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Las Vegas shooting suspect found through video, phone records

Updated February 28, 2019 - 1:56 pm

A trail of surveillance footage, cellphone records and police reports led to a man’s arrest in Northern California in connection with a November homicide in Las Vegas.

Evonte Brown, suspected in the fatal shooting of 31-year-old Bill Henderson on Nov. 20 in the western Las Vegas Valley, was arrested Feb. 17 in Concord, about 30 miles from San Francisco, Metropolitan Police Department homicide Lt. Ray Spencer said. Brown’s arrest warrant, released Tuesday, shows the motive behind the shooting may involve a woman who lived with Brown.

Metro detectives flew to California to interview Brown, 28, two days after he was arrested, Spencer has said.

On Nov. 20, police were called to Spring Valley Hospital Medical Center in response to a man suffering from a gunshot wound. Henderson died on Nov. 27 at University Medical Center from complications of a gunshot wound. The Clark County coroner’s office ruled his death a homicide.

Detectives determined the shooting happened in the parking lot of a Home Depot near Decatur Boulevard and Tropicana Avenue, according to the warrant, issued Feb. 7. Surveillance footage from Home Depot and a nearby 7-Eleven captured the shooting.

Before the shooting, Henderson drove a car onto an access road near the two stores, behind a gold sedan, the warrant said. The gold sedan turned around and stopped at about the same time Henderson stopped his car, both near a white BMW SUV idling in the Home Depot parking lot.

“Within a few seconds,” the gold sedan sped away, and someone ran up to Henderson’s vehicle and shot into the car. That person then got into the BMW and followed the sedan out of the parking lot, the warrant said.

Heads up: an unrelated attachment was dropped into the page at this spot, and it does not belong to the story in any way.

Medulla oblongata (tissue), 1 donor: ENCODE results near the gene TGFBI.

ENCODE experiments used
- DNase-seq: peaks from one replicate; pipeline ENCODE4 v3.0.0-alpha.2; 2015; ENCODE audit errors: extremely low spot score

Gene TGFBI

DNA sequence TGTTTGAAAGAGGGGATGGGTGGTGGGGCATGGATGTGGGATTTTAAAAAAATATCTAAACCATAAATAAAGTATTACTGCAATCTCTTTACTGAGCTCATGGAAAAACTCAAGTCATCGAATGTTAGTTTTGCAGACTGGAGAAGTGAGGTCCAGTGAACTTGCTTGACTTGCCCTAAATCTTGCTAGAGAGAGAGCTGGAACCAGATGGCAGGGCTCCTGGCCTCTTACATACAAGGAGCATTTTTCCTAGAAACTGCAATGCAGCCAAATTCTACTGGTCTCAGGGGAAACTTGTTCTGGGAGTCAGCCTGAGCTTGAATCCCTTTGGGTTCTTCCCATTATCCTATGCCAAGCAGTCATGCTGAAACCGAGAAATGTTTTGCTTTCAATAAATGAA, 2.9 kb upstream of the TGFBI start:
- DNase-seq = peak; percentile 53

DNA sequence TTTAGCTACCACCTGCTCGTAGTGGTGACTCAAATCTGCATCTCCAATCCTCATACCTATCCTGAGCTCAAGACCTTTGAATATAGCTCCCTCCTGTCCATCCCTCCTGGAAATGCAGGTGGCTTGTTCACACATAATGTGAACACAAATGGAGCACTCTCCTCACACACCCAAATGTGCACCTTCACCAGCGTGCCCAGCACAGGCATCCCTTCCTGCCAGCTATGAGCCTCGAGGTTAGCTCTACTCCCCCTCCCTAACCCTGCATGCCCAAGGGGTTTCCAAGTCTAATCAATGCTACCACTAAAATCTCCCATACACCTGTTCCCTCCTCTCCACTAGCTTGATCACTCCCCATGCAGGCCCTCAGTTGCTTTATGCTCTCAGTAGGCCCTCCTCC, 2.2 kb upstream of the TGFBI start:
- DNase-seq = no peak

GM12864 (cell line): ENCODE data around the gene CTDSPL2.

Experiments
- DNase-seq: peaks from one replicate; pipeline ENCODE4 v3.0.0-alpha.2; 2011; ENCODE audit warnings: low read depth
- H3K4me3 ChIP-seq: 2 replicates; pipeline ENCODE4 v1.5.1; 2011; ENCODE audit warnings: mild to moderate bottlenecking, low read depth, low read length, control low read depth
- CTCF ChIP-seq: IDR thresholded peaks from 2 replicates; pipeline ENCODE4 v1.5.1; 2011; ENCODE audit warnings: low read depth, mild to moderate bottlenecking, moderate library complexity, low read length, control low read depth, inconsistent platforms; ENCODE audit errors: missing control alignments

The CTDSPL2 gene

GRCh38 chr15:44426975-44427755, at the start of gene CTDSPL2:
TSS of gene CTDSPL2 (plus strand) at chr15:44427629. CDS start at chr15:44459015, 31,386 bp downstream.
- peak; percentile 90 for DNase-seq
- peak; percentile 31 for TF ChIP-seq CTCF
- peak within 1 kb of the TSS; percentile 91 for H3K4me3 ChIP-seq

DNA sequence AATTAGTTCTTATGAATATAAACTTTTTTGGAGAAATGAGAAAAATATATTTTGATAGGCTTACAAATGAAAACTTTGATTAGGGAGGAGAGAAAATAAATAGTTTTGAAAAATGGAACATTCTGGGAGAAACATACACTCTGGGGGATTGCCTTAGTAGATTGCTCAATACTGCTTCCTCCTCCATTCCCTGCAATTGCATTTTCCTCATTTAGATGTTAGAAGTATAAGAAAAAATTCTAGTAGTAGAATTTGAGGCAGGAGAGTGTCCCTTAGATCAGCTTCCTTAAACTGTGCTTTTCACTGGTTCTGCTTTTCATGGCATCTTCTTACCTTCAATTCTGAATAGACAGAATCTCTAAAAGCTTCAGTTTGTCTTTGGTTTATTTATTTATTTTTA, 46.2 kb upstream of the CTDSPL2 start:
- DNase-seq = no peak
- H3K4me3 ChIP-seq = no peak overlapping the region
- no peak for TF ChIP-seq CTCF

A black sedan then pulled up to Henderson’s car, and two men began helping Henderson. One man put Henderson into the black sedan and drove him to the hospital, while the other man followed, driving Henderson’s car.

Police were unable to identify the man who drove Henderson’s car to the hospital, leaving it in the parking lot outside the emergency room, the warrant said. After detectives found the car and surrounded it with police tape, a group of women arrived who knew Henderson had been shot, but were “uncooperative” with officers.

After going in the hospital for a few minutes, “at least one” of the women took something from Henderson’s car, the report said. The women left before they were identified.

Detectives didn’t know what the women took from the car, but officers found four bullets and bullet fragments inside the vehicle, the warrant said. Four bullet cartridge cases were found at the Home Depot parking lot, along with blood.

Surveillance footage from the 7-Eleven showed both Henderson and the man who drove him to the hospital outside the store, as well as the BMW and gold sedan seen in footage.

Two weeks after the shooting, detectives received a tip from a man who said the shooting was about a female sex worker.

Detectives identified the woman through Henderson’s cellphone records, and they discovered that she had reported her “co-habitant” to police for battery in August. Detectives determined the man she reported to police was actually Brown, the warrant said.

Brown had a car registered to him in California that matched the BMW’s description, the warrant said. Phone records also placed Brown in the area of the shooting when it happened.

A booking photo of Brown in Metro arrest records also helped identify him as the the shooting suspect in the surveillance footage, the warrant said.

Police in California found Brown at about 9:50 a.m. Feb. 17 at a motel, a spokeswoman for the Concord department said Wednesday. Officers on “routine patrol” searched the license plates on his car, parked at the motel, and discovered the warrant.

Brown was arrested without incident, Concord police said.

As of Thursday night, Brown had not been extradited to Nevada, court records show. He faces a murder charge.

Contact Katelyn Newberg at knewberg@reviewjournal.com or 702-383-0240. Follow @k_newberg on Twitter.

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